This post is only for those of you who've read the latest issue of Robin. If you haven't, before you continue, please leave the house, get into your car, drive to one of Big Monkey Comics' convenient locations, buy it, read it, then come back.
Back now? Good.
Kalinara thinks the whole thing is a ploy so boldly hackneyed that no one can imagine it. She may very well be right. She probably is right.
But I hope she isn't right and I'll tell you why: I've never liked the new Batgirl.
Oh, I warmed up to her a little toward the end, when she got her own title, her own "Batgirl cave", and such. Her character filled out some. But on the whole, I didn't like her. Many of the reasons aren't "her fault", if you know what I mean; I don't blame her for my not liking her. But neither do I blame me for not liking her.
For one thing, her backstory is too eye-rollifying for me, especially since it so obviously smacks of editorial desperation. Perry White walks into the DC bullpen and shouts,
"Listen up! I need a new Batgirl by 5 o'clock today! She's gotta be a kick@$$ Asian ninja because they're the new gorillas. Give her some connection to part of Batman's history, a name that invokes the original Batwoman, and she needs to be immediately ready to kick criminal butt in her first panel without any tedious training sequences like we wasted on Sasha Bordeaux! Get to work, people!"
Or something like that. That brown, by the way? That's what your voice sounds like when you smoke cigars every day. So 4:58 = Cassie Cain.
Another strike against is her connection to David Cain, who's part of the needless filling in of Batman's "path to Batmanhood". Yawn. Maybe I'm just too "Golden Age" for all that stuff. As far as I'm concerned, Bruce Wayne mastered all the skills he need to become Batman in two panels of his origin, then sat down in his study to smoke a pipe and rest a bit. It's just a three-part process, people:
Lift barbell; examine test tube; smoke pipe.Don't listen to the narrator, Bruce; I think those panties are darling.
That's Who He Is and How He Came To Be. Anything more than that, for me, is just the modern equivalent of those Silver Age stories where we discover Thomas Wayne once wore a bat outfit at a costume party or that "Man-Of-Bats" used to fight injustice among american native tribes.
And David Cain. Ugh. See, he's named "Cain"; like the first murderer; and he's an assassin! Isn't that CLEVER? No; no, that's not clever. Naming Kite-Man "Charles Brown"; that's clever.
Oh, and the whole "trained in body language to be a killing machine" schtick? I'm just going to be nice and leave that entirely alone, pretending it doesn't violate linguistics, anthropology, psychology, physiology, and probably some ologies I've never even heard of.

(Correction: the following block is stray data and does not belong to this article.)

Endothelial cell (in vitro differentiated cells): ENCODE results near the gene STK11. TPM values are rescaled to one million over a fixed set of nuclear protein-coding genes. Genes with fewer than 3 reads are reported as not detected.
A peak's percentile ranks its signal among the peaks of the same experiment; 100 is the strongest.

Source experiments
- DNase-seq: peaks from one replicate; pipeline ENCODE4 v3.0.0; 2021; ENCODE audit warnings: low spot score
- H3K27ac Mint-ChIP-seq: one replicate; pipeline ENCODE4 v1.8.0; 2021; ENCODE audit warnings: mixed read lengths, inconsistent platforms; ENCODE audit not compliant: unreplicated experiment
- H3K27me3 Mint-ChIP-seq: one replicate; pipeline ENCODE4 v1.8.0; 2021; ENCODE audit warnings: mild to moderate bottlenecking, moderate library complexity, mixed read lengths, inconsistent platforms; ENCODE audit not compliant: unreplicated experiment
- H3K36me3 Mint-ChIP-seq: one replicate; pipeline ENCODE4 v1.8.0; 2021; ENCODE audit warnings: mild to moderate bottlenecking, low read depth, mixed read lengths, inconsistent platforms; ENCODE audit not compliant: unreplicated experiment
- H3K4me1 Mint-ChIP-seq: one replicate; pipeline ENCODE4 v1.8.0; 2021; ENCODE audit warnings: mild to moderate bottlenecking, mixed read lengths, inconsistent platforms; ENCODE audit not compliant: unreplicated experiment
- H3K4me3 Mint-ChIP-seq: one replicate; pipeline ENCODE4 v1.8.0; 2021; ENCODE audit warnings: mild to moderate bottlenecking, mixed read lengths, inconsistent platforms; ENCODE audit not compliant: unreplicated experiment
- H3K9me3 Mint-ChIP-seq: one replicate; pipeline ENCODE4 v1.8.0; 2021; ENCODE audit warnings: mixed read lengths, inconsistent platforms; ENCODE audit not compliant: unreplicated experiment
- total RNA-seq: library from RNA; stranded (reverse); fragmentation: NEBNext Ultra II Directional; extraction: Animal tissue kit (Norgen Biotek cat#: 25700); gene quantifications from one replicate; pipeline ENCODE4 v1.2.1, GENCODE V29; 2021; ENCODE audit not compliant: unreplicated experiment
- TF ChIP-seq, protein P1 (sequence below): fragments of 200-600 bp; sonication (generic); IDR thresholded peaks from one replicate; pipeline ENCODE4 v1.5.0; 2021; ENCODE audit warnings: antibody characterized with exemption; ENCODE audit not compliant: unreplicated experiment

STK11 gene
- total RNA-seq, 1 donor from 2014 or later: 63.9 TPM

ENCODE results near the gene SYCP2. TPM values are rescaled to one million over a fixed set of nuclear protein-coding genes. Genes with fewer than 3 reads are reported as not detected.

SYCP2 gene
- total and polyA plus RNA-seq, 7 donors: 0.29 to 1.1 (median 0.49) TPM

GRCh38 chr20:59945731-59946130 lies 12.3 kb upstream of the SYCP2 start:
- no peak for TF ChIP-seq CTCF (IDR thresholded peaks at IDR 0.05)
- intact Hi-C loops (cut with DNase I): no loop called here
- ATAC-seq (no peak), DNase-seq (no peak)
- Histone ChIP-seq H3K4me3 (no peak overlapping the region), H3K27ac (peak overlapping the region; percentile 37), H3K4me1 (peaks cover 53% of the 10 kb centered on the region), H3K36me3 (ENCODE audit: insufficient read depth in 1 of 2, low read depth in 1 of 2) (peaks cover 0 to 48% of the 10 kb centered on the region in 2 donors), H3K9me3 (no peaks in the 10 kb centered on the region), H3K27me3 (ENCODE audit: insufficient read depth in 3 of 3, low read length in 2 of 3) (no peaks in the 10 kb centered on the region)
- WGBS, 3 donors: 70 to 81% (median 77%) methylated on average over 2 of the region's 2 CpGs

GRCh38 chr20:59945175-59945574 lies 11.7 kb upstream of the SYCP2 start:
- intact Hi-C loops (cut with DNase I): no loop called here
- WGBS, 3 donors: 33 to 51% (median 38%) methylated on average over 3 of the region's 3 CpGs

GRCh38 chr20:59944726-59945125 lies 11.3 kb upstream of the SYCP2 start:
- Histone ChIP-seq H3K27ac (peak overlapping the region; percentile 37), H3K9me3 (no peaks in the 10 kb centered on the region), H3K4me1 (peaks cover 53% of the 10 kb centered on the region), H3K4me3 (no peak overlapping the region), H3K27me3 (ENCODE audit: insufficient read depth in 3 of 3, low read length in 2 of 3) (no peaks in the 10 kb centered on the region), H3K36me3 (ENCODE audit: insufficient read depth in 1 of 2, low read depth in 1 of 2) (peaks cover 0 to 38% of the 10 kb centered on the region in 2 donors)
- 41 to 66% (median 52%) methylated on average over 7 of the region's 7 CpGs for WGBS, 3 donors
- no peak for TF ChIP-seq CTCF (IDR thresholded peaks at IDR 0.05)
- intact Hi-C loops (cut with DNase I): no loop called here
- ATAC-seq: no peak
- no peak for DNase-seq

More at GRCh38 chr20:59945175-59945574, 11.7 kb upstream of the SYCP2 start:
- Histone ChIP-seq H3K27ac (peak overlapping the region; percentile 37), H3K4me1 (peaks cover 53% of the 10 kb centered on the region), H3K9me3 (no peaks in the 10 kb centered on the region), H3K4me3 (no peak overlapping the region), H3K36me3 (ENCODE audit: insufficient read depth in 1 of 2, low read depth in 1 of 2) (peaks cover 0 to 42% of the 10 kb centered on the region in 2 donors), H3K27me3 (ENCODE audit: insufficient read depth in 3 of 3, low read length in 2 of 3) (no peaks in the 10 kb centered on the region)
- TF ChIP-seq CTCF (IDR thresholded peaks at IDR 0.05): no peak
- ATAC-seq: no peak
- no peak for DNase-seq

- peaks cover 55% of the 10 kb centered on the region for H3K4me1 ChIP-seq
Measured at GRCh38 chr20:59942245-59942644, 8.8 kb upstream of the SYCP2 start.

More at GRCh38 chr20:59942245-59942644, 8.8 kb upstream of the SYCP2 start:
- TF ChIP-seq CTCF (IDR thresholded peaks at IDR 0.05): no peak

Another strike against poor Cassie was the "turning a criminal into Batman's partner" trope.
It was a bad idea with Jason;
it was a bad idea with Kirk Langstrom;
it was a bad idea with Cassandra;
it was a bad idea with Azrael;
it was a bad idea with Bane;
it was a bad idea with Onyx;
it was a bad idea with Selina Kyle;
it was a bad idea with Harvey Dent.
As a general rule, it's a bad idea to do that.
It's a nice personality bit that "hardcase" Batman is the one hero who actually seems interested in and focused on helping criminals turn over a new leaf. But making them into a partner is not the way to go, Bruce; just pay for their therapy bills and go fight somebody on a giant typewriter.
Oh, and all those mean things Cassandra says to Tim at the end? They are completely true -- just not about Robin. They're true about her. On the whole, Batman just used her as a convenient chess piece; Batman did that because that's the same way the writers were using her.
I'll admit another thing I had against Cassie that's not her fault: I really liked Sasha Bordeaux. I did not want to like Sasha; but I could not stop myself from liking her. Like many Sashaphiles, it seemed "clear" to me that the editors were having her groomed to become the new Batgirl/woman. That may have been "clear" to us, but it sure wasn't clear to the editors, who did something, er, slightly different with her. So when this, this snip of a girl pops up out of nowhere and basically takes Sasha place... !
That's when the Secret Society of Sashaphiles was formed, and our wheels grind slowly but exceeding fine, mwu-hu-ha-ha. Guess who's running DC now, baby? Forget fumbling FEMA; we are the shadow government. That's why Bordeaux is a central figure in the blood-drenched tapestry of Infinite Crisis, while Cassie's been reassigned to chewing scenery as a Robin foe (Big Trouble with Little Shiva!), joining such luminaries as the Clock, the Joker's Daughter, and Crazy Quilt. Revenge is sweet.
Cassie's also not to blame for the stitched-over, no pie-hole mask. The problems with that have been hashed out enough on-line. Suffice it to say I think Cassie should partner with the Scarecrow. Only villains cover their mouths when they chew scenery. Yes, I'm looking at you.
The original Batwoman (and Bat-Girl and Batgirl) were daring, sassy, spunky, and independent. They were like brightly plumed jungle birds that poop on your tropical shirt then fly away mocking you to do anything about it. Cassie-Batgirl was just creepy, more like some skinny one-eyed alley cat that slices your jugular just to steal an anchovy off your pizza.
With a new more fiery/less psychotic Batwoman on the way, I'm betting Kalinara is wrong and that they really are clearing the decks for her. Because, gods forgive me, Cassie interested me more in two pages of psychofreakout screech party than she did in years and years and years of silent soldiering. So, so long "Batgirl", hello "Little Shiva!"
Of course, if Kalinara is right, well ... then forget I said anything!